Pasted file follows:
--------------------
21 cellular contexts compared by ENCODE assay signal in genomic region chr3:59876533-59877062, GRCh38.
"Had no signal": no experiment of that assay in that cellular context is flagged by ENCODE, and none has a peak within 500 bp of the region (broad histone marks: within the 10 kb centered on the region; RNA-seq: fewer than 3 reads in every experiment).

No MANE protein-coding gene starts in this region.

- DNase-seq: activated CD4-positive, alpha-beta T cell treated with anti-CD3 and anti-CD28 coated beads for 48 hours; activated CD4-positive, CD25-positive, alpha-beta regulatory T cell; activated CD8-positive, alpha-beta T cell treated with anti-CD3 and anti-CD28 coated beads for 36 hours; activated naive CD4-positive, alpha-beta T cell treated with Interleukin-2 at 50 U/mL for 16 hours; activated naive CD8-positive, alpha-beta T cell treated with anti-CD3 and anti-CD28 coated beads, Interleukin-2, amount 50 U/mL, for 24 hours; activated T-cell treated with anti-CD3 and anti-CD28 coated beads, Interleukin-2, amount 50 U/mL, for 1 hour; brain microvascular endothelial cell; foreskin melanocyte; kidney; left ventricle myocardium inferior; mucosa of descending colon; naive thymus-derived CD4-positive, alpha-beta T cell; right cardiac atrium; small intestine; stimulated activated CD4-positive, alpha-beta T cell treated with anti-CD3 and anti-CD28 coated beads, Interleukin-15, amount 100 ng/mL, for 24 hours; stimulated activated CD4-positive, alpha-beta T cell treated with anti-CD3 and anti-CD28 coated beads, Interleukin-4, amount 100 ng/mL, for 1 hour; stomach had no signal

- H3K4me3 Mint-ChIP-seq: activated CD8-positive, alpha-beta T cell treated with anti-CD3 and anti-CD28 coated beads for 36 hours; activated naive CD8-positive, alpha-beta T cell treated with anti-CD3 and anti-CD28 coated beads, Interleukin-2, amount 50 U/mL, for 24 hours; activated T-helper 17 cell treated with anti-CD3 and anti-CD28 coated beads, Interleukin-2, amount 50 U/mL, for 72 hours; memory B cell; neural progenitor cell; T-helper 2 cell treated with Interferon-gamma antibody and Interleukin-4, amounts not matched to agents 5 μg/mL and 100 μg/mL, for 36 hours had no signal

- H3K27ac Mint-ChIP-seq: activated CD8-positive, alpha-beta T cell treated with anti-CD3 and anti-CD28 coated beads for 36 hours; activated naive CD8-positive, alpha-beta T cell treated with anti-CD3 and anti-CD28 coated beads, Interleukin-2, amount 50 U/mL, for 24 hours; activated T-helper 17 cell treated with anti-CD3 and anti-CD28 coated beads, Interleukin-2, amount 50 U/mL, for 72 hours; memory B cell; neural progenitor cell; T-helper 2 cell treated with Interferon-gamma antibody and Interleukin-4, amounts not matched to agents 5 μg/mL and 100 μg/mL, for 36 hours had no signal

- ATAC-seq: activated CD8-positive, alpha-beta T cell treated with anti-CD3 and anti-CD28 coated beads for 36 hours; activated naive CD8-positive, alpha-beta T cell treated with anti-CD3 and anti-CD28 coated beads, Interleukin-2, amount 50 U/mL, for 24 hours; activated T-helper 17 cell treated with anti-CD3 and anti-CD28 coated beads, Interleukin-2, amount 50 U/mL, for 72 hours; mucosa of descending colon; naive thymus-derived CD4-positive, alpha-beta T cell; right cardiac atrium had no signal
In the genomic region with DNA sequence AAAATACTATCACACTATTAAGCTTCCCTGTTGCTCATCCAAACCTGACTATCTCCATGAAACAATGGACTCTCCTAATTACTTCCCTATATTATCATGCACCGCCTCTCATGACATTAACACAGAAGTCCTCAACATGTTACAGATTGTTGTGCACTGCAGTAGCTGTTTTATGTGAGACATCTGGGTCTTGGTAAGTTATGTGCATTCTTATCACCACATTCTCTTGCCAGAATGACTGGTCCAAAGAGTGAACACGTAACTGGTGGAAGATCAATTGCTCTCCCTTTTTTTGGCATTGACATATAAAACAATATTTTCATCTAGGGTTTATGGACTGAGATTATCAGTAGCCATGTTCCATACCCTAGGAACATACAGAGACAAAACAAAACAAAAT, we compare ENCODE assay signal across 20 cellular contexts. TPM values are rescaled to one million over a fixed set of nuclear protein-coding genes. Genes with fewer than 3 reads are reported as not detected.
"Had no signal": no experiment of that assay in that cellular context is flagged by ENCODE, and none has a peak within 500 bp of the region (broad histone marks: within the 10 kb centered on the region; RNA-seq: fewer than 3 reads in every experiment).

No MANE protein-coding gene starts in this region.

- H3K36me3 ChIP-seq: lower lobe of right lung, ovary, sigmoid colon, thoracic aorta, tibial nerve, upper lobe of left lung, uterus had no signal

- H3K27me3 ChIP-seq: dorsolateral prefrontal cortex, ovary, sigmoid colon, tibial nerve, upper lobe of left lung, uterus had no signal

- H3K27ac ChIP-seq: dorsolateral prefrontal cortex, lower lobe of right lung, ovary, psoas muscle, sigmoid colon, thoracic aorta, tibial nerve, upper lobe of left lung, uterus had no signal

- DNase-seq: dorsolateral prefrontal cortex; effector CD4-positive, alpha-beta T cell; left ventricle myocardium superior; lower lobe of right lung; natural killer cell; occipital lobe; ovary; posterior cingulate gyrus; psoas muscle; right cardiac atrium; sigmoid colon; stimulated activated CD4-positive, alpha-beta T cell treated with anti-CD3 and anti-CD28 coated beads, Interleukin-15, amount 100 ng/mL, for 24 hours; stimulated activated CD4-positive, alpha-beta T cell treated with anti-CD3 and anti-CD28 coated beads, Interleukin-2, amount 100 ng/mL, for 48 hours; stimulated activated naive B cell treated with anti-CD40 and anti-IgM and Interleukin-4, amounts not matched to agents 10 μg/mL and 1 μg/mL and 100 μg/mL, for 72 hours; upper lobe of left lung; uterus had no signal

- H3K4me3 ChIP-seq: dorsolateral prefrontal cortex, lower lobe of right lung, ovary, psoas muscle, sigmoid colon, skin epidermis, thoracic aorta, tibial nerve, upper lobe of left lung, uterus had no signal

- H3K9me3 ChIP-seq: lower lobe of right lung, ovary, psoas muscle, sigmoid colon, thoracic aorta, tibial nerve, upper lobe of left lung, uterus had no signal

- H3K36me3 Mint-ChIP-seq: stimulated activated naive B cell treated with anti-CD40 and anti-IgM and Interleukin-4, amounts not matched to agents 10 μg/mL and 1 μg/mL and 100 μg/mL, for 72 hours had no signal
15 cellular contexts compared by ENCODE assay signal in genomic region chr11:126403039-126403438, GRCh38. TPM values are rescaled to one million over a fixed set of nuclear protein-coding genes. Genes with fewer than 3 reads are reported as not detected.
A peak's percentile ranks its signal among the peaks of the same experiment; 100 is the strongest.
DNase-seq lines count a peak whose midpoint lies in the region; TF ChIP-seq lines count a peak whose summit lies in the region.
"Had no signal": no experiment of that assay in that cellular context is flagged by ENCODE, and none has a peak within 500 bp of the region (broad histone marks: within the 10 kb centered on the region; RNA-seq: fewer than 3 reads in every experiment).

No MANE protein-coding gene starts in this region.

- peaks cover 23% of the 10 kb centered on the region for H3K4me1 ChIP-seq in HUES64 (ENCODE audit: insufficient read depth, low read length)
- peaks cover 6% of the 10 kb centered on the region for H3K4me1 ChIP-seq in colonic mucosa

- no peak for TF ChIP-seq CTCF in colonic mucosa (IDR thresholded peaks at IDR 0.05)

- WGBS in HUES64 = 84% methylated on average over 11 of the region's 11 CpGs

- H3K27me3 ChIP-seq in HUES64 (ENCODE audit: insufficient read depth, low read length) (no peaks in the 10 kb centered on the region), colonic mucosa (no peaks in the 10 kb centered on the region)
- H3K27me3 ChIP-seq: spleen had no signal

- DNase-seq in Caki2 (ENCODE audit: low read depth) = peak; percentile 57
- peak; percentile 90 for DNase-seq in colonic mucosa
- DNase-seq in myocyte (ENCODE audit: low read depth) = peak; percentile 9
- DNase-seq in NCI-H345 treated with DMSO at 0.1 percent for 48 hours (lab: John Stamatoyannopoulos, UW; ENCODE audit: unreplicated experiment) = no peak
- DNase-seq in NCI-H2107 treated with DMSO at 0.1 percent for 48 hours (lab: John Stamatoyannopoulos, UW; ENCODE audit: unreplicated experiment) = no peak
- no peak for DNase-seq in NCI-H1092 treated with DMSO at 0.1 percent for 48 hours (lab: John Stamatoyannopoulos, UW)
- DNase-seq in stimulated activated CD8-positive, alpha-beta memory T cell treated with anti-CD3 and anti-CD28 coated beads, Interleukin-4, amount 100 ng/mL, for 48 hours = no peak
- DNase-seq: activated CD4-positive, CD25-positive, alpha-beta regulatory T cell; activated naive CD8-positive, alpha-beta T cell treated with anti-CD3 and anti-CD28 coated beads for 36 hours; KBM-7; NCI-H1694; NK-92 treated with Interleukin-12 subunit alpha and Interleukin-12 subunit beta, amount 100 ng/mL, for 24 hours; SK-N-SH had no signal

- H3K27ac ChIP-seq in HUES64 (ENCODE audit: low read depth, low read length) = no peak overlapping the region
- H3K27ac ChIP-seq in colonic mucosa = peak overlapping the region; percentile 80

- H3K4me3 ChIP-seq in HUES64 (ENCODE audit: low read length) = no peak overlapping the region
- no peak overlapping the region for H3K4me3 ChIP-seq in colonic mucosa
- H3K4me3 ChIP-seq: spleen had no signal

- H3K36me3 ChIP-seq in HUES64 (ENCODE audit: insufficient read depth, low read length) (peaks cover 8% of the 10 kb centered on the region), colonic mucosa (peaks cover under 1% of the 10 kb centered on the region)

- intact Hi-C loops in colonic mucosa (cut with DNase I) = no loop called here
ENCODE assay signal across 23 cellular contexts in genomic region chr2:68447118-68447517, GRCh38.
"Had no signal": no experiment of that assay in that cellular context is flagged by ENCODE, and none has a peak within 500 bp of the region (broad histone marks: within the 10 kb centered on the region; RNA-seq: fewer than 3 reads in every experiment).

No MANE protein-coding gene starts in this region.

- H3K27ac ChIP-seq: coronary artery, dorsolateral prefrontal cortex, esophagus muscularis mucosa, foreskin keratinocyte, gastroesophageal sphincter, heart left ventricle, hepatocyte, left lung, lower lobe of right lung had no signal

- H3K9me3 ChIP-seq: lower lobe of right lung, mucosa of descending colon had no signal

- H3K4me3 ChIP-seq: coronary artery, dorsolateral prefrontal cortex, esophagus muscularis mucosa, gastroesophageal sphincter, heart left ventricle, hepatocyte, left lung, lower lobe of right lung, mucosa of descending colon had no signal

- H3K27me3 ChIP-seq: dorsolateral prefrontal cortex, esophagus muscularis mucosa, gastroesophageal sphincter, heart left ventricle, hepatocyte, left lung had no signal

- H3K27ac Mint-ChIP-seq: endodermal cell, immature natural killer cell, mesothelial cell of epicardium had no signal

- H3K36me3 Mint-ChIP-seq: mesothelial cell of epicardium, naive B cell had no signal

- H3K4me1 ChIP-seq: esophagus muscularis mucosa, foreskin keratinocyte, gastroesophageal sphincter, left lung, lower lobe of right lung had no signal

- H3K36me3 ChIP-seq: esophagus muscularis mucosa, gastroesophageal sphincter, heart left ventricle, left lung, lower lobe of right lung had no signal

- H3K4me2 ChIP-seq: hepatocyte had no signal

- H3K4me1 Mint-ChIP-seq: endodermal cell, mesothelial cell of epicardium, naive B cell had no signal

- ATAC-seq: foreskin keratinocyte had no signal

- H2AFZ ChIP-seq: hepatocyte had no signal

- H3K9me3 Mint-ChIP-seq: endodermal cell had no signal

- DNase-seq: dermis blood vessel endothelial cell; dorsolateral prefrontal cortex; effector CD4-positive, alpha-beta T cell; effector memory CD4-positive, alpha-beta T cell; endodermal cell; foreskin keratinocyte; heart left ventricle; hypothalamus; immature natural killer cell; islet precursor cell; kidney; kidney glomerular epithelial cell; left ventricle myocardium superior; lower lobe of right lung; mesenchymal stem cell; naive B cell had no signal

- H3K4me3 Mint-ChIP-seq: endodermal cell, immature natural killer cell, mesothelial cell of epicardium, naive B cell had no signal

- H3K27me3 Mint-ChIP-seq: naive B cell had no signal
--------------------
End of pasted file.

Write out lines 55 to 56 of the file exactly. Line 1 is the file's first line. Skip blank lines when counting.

- H3K4me2 ChIP-seq: hepatocyte had no signal

- H3K4me1 Mint-ChIP-seq: endodermal cell, mesothelial cell of epicardium, naive B cell had no signal